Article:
IAS 2017: Child maintains HIV remission without antiretroviral therapy

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A 9-year-old South African child diagnosed with HIV at an early age has been reported to have suppressed the infection for 8.5 years without the continued use of antiretroviral therapy (ART). The case, reported at the 9th International AIDS Society Conference on HIV Science (23–26 July 2017) in Paris (France) is one of three instances whereby HIV remission has been sustained without dependency on ART or other anti-HIV drugs.

A previous case, the “Mississippi Baby” (born in 2010) was a two-year-old child who had received ART from birth for 18 months until the therapy was stopped and remission was monitored. During this period, the child was declared ‘functionally cured’ as the level of detectable HIV (viral load) in their blood was extremely low, nevertheless after 2 years, the infection became detectable and treatment was resumed.

Similarly, a French child born with HIV in 1996 was able to sustain remission of the HIV infection for over 12 years following stoppage of ART when the child was between 5.8 and 6.8 years old.

In this case, the South African child was enrolled into the Children with HIV Early Antiretroviral Therapy clinical trial funded by the National Institute of Allergy and Infectious Diseases (NIAID; MD, USA) following diagnosis of HIV infection at 32 months.

The child was amongst a group of 143 other HIV-infected infants who received early ART for 40 weeks. After this period, the treatment was paused and viral load in the child’s blood was closely monitored.

Before starting ART, the viral load of the child was very high, however, after treatment was stopped follow-up examinations revealed that the HIV in the child’s blood had become nearly undetectable and immune health was good. Further, examinations of the child at 9 years old demonstrated that remission had been maintained and the child had developed a healthy level of key immune cells.

Dr Caroline Tiemessen, from the National Institute of Communicable Diseases (Johannesburg, South Africa), who is currently studying the child’s immune health commented: “We believe there may have been other factors in addition to early ART that contributed to HIV remission in this child, by further studying the child, we may expand our understanding of how the immune system controls HIV replication.”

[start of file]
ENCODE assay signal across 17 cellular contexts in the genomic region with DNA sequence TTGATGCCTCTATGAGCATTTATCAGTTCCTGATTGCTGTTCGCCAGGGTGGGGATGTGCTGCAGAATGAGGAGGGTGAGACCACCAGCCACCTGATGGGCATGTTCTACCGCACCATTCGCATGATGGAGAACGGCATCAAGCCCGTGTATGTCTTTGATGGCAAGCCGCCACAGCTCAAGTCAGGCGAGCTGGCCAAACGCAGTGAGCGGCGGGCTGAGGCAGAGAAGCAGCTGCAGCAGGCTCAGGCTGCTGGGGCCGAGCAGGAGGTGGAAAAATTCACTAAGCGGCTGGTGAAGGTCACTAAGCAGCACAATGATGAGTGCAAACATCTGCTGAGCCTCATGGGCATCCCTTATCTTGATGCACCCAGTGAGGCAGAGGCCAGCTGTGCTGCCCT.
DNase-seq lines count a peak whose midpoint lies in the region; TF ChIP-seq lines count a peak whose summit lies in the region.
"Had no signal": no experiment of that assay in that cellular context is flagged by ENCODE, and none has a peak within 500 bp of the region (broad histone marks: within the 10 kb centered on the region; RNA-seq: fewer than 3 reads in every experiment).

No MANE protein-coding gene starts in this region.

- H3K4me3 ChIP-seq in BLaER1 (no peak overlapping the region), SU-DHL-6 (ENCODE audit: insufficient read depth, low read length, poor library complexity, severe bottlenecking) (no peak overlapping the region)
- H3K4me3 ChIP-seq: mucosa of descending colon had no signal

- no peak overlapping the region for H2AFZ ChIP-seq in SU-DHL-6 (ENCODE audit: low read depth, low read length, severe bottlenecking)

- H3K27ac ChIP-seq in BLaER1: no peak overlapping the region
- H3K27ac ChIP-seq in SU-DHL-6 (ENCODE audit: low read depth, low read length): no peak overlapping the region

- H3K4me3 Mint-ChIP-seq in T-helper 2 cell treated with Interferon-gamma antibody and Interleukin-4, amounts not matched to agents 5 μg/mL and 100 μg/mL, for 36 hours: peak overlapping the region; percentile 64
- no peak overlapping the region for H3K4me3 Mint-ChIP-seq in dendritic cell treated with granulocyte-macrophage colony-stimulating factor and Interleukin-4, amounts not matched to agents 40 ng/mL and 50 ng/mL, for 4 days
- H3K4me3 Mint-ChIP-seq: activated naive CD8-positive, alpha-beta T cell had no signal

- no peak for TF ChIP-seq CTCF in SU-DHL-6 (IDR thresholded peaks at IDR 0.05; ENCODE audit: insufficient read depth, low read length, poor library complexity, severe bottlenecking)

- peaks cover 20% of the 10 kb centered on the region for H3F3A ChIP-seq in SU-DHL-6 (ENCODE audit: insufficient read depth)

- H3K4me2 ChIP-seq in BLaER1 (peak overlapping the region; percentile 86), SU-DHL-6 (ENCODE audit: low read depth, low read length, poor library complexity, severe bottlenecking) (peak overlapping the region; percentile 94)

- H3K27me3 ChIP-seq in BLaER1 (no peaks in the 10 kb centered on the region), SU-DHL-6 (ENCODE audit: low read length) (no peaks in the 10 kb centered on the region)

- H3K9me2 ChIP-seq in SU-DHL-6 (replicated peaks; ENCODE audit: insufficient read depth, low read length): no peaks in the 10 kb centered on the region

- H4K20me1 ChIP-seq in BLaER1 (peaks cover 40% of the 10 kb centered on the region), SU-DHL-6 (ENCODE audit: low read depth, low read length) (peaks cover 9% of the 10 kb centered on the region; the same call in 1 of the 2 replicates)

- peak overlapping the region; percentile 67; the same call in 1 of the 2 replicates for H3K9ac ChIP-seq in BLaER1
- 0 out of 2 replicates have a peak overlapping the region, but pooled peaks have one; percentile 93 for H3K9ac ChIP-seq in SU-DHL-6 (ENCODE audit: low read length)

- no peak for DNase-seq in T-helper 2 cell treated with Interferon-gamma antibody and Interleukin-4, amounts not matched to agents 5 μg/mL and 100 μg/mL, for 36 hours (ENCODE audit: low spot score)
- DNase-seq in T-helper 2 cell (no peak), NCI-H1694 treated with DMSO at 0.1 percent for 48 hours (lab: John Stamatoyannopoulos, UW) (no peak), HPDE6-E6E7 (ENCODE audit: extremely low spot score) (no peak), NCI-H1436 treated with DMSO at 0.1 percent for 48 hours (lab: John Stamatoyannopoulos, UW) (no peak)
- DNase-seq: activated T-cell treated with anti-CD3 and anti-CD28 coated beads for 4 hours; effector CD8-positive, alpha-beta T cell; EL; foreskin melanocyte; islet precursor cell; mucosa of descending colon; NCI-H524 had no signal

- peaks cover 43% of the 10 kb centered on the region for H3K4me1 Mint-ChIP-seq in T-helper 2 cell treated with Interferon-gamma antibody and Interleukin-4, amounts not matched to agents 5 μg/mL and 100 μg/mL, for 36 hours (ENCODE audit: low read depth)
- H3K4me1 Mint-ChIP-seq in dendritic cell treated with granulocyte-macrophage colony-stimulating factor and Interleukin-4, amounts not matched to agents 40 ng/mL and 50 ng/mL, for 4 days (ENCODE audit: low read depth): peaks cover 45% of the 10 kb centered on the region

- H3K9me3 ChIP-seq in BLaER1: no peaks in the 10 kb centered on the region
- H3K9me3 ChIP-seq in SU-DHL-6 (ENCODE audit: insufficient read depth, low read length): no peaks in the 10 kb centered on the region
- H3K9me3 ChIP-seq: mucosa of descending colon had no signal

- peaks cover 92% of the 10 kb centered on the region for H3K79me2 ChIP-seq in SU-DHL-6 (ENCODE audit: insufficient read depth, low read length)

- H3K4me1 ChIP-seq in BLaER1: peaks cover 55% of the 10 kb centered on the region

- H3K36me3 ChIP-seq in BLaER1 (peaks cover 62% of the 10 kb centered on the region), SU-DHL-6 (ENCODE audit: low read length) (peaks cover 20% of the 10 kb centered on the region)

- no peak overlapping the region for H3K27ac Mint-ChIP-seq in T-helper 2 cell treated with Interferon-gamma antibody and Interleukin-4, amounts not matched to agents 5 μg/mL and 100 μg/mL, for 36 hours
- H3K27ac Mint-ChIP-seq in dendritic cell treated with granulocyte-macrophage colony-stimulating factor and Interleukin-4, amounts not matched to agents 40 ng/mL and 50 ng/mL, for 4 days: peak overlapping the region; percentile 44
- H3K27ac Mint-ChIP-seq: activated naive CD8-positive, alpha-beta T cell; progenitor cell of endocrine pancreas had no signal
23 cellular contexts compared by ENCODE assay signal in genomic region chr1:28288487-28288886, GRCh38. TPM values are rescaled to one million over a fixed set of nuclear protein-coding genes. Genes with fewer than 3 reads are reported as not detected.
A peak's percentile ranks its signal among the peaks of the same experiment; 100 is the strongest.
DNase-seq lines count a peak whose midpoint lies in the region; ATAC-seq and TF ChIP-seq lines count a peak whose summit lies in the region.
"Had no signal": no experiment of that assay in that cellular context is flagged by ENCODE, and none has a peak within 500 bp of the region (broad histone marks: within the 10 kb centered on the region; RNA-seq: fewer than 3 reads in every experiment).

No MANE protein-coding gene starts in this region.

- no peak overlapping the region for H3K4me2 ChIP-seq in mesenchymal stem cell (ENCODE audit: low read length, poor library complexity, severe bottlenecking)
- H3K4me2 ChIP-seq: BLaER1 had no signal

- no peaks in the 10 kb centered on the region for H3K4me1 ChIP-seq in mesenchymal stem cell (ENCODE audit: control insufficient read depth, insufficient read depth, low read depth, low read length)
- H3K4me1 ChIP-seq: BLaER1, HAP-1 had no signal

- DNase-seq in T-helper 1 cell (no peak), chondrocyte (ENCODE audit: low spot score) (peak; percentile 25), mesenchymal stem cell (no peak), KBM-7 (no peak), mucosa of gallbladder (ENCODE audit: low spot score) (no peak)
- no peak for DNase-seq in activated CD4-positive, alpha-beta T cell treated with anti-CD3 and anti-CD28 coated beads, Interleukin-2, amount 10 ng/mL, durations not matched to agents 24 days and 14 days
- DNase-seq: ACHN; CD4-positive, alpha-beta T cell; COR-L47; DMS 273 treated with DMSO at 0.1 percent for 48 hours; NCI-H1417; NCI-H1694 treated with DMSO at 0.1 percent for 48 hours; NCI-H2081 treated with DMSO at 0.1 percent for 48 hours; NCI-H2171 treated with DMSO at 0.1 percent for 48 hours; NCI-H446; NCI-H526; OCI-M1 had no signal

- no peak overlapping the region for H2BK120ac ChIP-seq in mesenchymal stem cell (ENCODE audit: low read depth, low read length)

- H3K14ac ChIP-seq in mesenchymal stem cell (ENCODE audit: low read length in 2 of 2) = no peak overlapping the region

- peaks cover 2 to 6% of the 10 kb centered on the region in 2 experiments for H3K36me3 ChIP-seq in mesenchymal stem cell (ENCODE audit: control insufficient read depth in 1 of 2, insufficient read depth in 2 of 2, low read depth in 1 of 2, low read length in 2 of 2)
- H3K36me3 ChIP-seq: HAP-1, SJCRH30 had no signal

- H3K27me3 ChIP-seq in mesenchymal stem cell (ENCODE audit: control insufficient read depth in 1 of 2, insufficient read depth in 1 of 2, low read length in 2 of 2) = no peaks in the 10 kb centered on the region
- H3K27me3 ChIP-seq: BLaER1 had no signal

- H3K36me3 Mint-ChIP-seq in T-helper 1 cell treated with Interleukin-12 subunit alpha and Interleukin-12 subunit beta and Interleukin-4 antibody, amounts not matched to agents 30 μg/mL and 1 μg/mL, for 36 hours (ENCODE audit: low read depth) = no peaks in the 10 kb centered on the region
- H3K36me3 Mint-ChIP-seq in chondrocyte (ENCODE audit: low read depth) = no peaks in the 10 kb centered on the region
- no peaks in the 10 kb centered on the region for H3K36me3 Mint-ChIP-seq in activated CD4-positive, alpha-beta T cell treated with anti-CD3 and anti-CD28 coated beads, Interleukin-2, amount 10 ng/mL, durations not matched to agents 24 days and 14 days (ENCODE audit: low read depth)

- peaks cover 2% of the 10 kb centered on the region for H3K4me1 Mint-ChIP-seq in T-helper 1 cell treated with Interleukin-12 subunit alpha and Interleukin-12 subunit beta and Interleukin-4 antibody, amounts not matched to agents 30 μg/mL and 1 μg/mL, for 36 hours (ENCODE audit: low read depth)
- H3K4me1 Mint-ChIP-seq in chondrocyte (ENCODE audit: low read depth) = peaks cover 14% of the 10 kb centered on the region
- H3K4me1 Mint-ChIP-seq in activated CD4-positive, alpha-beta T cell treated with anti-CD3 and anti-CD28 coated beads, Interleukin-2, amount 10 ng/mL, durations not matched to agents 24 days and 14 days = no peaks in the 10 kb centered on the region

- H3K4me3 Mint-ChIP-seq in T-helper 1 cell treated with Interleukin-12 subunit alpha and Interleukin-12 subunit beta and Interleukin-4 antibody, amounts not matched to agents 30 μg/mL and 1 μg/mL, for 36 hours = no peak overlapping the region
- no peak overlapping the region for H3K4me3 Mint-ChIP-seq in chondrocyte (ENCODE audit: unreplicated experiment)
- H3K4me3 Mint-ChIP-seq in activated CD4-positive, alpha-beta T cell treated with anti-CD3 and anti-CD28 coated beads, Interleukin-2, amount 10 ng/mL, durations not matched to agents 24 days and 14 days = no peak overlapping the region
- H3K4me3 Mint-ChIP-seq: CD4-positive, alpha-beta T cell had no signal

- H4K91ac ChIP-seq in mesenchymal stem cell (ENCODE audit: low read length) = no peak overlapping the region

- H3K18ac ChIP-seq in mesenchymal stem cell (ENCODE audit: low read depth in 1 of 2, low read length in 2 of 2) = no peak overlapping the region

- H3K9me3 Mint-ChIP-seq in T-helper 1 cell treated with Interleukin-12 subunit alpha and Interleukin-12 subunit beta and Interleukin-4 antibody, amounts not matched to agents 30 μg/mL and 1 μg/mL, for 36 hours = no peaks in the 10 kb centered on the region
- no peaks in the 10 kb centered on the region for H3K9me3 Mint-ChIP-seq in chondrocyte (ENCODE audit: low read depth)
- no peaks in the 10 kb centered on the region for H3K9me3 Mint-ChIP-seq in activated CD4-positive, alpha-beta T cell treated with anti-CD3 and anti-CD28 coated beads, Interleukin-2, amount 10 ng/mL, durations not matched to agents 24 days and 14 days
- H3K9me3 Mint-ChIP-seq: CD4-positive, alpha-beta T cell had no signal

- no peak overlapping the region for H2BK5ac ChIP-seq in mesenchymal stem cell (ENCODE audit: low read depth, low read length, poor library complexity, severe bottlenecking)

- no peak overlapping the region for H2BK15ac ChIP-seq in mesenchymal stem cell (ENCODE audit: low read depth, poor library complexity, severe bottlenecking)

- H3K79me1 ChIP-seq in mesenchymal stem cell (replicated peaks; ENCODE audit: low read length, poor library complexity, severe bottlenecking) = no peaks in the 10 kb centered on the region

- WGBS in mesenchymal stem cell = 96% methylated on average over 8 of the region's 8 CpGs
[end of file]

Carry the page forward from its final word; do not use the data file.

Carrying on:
The sentiment expressed by Dr Tiemessen for further research is also shared by Dr Anthony S Fauci, Director of NIAID who stated: “Further study is need to learn how to induce long-term HIV remission in infected babies, however, this new case strengthens our hope that by treating HIV-infected children for a brief period beginning in infancy, we may be able to spare them the burden of life-long therapy and the health consequences of long-term immune activation typically associated with the HIV disease.”

There is currently an ongoing National Institutes of Health clinical trial (IMPAACT P1115) that is testing whether giving early ART to HIV-infected newborns within 48 hours of birth can enable long-term control of HIV replication after the stoppage of treatment. The findings from that study and this case could have profound implications on future HIV-infection management in infants.

Sources: A Violari et al. Viral and host characteristics of a child with perinatal HIV-1 following a prolonged period after ART cessation in the CHER trial. 9th IAS Conference on HIV Science, Paris (2017); www.nih.gov/news-events/news-releases/child-living-hiv-maintains-remission-without-drugs-since-2008

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